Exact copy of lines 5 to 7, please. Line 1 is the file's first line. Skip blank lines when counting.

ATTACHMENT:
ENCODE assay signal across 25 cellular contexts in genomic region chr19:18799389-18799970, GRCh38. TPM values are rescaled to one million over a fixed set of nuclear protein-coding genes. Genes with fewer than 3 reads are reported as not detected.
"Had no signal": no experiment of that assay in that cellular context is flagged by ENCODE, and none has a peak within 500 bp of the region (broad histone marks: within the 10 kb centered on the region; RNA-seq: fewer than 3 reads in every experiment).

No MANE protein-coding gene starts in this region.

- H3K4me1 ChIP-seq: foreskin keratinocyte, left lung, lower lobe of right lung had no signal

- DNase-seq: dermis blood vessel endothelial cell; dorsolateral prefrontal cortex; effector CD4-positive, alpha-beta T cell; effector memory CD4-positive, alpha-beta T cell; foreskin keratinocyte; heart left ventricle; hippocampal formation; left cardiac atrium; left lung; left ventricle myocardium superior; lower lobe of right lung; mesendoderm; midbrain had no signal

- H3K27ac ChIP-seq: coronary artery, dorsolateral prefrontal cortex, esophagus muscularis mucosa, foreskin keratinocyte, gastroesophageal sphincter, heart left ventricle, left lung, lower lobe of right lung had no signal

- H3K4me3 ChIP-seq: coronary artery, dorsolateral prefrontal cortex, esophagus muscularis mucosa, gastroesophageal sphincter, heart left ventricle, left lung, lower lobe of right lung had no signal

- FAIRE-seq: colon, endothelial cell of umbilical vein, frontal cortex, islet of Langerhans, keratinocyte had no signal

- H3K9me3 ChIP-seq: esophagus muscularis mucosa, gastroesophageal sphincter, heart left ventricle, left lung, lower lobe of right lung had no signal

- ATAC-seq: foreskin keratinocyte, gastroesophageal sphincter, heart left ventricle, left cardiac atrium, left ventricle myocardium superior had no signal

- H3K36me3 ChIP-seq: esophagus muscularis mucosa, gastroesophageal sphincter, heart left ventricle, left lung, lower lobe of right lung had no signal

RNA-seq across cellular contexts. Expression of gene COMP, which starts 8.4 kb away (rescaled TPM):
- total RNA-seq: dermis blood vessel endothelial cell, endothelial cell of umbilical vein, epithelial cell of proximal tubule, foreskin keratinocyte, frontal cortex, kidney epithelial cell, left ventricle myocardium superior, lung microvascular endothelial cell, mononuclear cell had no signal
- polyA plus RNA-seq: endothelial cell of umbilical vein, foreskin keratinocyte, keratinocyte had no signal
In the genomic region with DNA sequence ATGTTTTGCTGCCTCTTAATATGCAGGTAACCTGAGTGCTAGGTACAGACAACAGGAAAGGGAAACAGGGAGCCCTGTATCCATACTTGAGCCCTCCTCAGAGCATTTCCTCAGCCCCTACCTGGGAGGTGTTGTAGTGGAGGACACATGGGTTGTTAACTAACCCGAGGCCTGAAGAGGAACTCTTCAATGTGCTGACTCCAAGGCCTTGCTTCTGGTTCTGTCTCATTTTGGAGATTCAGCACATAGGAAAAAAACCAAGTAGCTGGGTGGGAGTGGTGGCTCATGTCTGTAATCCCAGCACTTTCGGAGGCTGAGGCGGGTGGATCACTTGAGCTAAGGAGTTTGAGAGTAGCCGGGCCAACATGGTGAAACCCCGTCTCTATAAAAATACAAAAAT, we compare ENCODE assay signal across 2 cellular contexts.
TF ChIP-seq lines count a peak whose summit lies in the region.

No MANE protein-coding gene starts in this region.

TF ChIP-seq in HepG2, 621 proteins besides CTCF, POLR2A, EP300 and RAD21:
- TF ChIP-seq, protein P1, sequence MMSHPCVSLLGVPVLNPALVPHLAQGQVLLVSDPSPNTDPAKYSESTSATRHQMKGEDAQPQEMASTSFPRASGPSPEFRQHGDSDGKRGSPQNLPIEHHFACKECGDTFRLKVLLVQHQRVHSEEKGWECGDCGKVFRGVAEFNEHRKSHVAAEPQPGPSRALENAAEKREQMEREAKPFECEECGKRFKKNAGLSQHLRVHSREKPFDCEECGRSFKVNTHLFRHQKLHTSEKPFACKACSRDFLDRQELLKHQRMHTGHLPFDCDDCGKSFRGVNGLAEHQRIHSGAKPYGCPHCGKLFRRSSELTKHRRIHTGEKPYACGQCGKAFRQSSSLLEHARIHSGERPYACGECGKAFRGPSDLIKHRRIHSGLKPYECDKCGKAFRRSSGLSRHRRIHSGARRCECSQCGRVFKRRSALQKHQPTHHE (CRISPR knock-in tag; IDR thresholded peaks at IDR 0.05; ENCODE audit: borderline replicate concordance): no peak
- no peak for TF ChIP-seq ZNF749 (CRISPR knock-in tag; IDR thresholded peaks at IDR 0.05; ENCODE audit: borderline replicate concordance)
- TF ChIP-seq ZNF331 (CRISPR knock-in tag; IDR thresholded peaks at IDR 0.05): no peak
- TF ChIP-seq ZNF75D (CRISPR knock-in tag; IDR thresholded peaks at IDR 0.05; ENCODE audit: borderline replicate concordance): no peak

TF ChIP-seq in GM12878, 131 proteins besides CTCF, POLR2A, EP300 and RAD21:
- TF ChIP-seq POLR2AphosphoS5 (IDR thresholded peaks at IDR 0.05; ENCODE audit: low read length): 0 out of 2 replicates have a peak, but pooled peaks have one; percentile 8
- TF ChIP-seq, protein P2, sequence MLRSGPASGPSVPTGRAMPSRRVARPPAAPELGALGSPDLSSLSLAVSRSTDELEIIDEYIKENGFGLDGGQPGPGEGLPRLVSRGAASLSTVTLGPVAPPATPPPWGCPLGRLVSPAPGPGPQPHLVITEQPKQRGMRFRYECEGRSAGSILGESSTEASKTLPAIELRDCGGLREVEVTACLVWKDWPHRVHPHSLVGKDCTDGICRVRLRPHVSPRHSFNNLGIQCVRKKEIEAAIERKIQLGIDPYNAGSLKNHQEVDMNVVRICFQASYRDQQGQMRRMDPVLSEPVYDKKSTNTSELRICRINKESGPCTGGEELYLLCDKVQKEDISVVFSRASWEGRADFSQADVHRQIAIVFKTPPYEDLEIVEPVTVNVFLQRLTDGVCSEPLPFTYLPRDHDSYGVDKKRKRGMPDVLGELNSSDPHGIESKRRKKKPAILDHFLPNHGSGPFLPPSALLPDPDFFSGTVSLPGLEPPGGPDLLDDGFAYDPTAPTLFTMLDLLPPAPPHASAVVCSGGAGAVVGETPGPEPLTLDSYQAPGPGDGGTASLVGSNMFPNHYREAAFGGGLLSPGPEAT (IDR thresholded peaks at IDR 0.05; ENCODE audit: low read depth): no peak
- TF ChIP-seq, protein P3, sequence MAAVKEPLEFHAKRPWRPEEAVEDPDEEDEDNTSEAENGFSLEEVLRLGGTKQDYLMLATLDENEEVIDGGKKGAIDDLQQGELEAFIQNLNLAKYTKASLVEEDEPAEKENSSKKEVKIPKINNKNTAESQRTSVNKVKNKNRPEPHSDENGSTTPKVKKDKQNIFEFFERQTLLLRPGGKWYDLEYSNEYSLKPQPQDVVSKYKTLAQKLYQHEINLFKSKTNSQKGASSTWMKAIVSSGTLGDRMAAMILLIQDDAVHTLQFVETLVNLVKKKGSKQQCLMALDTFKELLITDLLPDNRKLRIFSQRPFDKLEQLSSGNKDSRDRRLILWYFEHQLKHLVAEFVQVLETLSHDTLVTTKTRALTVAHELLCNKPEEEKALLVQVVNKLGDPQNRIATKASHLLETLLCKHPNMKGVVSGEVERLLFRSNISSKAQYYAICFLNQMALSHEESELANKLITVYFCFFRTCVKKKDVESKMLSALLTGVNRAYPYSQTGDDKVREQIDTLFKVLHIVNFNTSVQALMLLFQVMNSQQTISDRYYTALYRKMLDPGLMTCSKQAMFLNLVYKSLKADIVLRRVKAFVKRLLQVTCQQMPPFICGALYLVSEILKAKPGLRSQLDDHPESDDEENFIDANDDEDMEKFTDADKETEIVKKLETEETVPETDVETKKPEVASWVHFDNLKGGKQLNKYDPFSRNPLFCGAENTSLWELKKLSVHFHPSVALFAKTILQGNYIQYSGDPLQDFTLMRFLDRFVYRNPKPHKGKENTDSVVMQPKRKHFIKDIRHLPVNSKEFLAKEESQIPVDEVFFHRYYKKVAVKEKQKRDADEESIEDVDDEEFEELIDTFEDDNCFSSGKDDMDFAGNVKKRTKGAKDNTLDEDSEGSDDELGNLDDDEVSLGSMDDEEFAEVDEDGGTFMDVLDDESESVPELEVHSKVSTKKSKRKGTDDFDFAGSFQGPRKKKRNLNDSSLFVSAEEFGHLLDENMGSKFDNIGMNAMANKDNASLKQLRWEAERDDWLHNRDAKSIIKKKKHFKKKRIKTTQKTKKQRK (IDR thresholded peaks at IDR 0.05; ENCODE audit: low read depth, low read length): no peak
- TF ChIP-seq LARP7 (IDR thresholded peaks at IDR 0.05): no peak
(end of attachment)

- DNase-seq: dermis blood vessel endothelial cell; dorsolateral prefrontal cortex; effector CD4-positive, alpha-beta T cell; effector memory CD4-positive, alpha-beta T cell; foreskin keratinocyte; heart left ventricle; hippocampal formation; left cardiac atrium; left lung; left ventricle myocardium superior; lower lobe of right lung; mesendoderm; midbrain had no signal

- H3K27ac ChIP-seq: coronary artery, dorsolateral prefrontal cortex, esophagus muscularis mucosa, foreskin keratinocyte, gastroesophageal sphincter, heart left ventricle, left lung, lower lobe of right lung had no signal

- H3K4me3 ChIP-seq: coronary artery, dorsolateral prefrontal cortex, esophagus muscularis mucosa, gastroesophageal sphincter, heart left ventricle, left lung, lower lobe of right lung had no signal